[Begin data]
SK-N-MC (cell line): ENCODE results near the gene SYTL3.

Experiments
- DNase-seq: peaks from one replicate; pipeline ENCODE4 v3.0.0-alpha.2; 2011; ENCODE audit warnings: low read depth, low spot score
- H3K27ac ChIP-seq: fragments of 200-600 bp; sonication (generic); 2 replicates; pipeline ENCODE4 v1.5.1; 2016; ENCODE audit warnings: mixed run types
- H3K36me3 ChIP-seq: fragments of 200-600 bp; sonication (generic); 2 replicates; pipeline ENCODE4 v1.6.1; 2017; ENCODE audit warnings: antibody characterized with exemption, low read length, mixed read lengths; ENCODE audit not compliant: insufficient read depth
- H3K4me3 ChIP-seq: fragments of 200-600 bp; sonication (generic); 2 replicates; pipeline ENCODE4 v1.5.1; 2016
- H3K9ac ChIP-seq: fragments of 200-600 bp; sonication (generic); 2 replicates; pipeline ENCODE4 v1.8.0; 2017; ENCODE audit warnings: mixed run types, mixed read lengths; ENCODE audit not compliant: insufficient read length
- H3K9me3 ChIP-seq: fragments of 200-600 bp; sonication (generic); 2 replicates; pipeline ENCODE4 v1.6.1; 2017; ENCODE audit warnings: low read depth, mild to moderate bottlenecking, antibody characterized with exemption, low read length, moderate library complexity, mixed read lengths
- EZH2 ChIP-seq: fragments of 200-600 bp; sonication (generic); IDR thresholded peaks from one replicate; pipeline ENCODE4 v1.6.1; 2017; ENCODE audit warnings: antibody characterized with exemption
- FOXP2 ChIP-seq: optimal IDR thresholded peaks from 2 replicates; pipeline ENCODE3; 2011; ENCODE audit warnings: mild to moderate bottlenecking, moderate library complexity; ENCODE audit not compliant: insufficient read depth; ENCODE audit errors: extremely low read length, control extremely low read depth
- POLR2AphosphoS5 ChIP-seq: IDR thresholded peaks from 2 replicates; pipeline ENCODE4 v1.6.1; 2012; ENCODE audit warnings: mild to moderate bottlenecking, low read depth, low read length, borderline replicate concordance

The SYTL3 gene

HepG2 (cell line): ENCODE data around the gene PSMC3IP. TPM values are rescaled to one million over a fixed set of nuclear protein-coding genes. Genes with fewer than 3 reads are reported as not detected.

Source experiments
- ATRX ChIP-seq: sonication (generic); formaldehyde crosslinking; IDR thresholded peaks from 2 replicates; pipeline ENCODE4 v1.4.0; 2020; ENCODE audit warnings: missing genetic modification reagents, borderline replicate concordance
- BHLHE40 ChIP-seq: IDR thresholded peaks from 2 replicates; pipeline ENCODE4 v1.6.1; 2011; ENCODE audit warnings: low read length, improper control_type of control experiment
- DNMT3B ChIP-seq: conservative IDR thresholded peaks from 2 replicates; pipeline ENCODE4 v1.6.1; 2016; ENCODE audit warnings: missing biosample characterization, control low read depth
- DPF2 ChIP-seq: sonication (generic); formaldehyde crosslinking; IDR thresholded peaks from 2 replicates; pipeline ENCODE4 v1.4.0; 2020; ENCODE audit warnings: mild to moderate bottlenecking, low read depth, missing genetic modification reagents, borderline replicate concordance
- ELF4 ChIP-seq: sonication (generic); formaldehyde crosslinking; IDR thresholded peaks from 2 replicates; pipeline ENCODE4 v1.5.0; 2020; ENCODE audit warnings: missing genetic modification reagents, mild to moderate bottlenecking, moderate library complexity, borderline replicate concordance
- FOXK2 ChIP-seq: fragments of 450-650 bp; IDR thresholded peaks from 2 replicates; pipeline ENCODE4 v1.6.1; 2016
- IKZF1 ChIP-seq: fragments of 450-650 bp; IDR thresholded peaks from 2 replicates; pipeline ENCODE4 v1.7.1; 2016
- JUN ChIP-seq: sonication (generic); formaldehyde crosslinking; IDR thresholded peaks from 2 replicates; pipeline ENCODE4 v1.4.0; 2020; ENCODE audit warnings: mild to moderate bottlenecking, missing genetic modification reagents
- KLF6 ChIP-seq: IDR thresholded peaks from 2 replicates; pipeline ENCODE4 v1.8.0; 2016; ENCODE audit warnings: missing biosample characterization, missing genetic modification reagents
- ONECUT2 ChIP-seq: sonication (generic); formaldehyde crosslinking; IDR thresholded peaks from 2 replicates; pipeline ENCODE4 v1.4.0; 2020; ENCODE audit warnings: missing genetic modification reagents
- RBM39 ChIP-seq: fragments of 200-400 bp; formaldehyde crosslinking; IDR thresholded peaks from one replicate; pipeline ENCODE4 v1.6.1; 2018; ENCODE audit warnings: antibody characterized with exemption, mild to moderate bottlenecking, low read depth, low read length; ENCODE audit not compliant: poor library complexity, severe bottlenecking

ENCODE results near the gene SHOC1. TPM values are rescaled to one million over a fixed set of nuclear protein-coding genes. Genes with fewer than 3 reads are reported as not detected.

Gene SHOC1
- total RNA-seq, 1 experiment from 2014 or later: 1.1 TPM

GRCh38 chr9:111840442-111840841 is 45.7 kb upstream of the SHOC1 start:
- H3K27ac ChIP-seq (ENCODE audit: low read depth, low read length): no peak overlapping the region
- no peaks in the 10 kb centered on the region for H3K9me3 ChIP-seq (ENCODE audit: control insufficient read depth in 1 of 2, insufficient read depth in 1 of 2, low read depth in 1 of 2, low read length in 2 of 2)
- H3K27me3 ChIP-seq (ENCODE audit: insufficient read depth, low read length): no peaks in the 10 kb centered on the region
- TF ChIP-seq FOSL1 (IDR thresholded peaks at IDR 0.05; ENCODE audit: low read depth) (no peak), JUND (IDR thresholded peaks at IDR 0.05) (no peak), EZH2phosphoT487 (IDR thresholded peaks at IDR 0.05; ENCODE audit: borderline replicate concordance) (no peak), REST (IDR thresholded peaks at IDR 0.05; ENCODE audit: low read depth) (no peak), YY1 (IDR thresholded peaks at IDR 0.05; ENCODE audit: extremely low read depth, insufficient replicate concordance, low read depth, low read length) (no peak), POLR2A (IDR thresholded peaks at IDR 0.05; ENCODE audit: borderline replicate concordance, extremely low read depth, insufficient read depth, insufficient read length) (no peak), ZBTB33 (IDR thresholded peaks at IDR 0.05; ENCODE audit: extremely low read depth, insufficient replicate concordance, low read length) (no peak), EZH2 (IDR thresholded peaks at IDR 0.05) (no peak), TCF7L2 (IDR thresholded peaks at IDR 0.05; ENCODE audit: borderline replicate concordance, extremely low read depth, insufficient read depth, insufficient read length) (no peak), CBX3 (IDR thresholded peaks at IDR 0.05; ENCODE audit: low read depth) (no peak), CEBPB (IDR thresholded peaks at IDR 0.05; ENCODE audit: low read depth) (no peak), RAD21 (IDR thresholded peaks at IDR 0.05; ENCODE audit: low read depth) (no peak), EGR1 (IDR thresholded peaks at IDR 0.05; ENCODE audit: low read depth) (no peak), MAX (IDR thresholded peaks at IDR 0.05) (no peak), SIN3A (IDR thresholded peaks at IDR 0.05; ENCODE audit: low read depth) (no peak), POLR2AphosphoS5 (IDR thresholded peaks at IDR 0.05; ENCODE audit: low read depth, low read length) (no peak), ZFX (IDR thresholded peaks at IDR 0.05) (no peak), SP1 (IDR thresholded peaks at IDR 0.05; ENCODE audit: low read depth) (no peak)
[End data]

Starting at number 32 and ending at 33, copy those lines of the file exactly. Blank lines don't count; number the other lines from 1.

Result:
- H3K27me3 ChIP-seq (ENCODE audit: insufficient read depth, low read length): no peaks in the 10 kb centered on the region
- TF ChIP-seq FOSL1 (IDR thresholded peaks at IDR 0.05; ENCODE audit: low read depth) (no peak), JUND (IDR thresholded peaks at IDR 0.05) (no peak), EZH2phosphoT487 (IDR thresholded peaks at IDR 0.05; ENCODE audit: borderline replicate concordance) (no peak), REST (IDR thresholded peaks at IDR 0.05; ENCODE audit: low read depth) (no peak), YY1 (IDR thresholded peaks at IDR 0.05; ENCODE audit: extremely low read depth, insufficient replicate concordance, low read depth, low read length) (no peak), POLR2A (IDR thresholded peaks at IDR 0.05; ENCODE audit: borderline replicate concordance, extremely low read depth, insufficient read depth, insufficient read length) (no peak), ZBTB33 (IDR thresholded peaks at IDR 0.05; ENCODE audit: extremely low read depth, insufficient replicate concordance, low read length) (no peak), EZH2 (IDR thresholded peaks at IDR 0.05) (no peak), TCF7L2 (IDR thresholded peaks at IDR 0.05; ENCODE audit: borderline replicate concordance, extremely low read depth, insufficient read depth, insufficient read length) (no peak), CBX3 (IDR thresholded peaks at IDR 0.05; ENCODE audit: low read depth) (no peak), CEBPB (IDR thresholded peaks at IDR 0.05; ENCODE audit: low read depth) (no peak), RAD21 (IDR thresholded peaks at IDR 0.05; ENCODE audit: low read depth) (no peak), EGR1 (IDR thresholded peaks at IDR 0.05; ENCODE audit: low read depth) (no peak), MAX (IDR thresholded peaks at IDR 0.05) (no peak), SIN3A (IDR thresholded peaks at IDR 0.05; ENCODE audit: low read depth) (no peak), POLR2AphosphoS5 (IDR thresholded peaks at IDR 0.05; ENCODE audit: low read depth, low read length) (no peak), ZFX (IDR thresholded peaks at IDR 0.05) (no peak), SP1 (IDR thresholded peaks at IDR 0.05; ENCODE audit: low read depth) (no peak)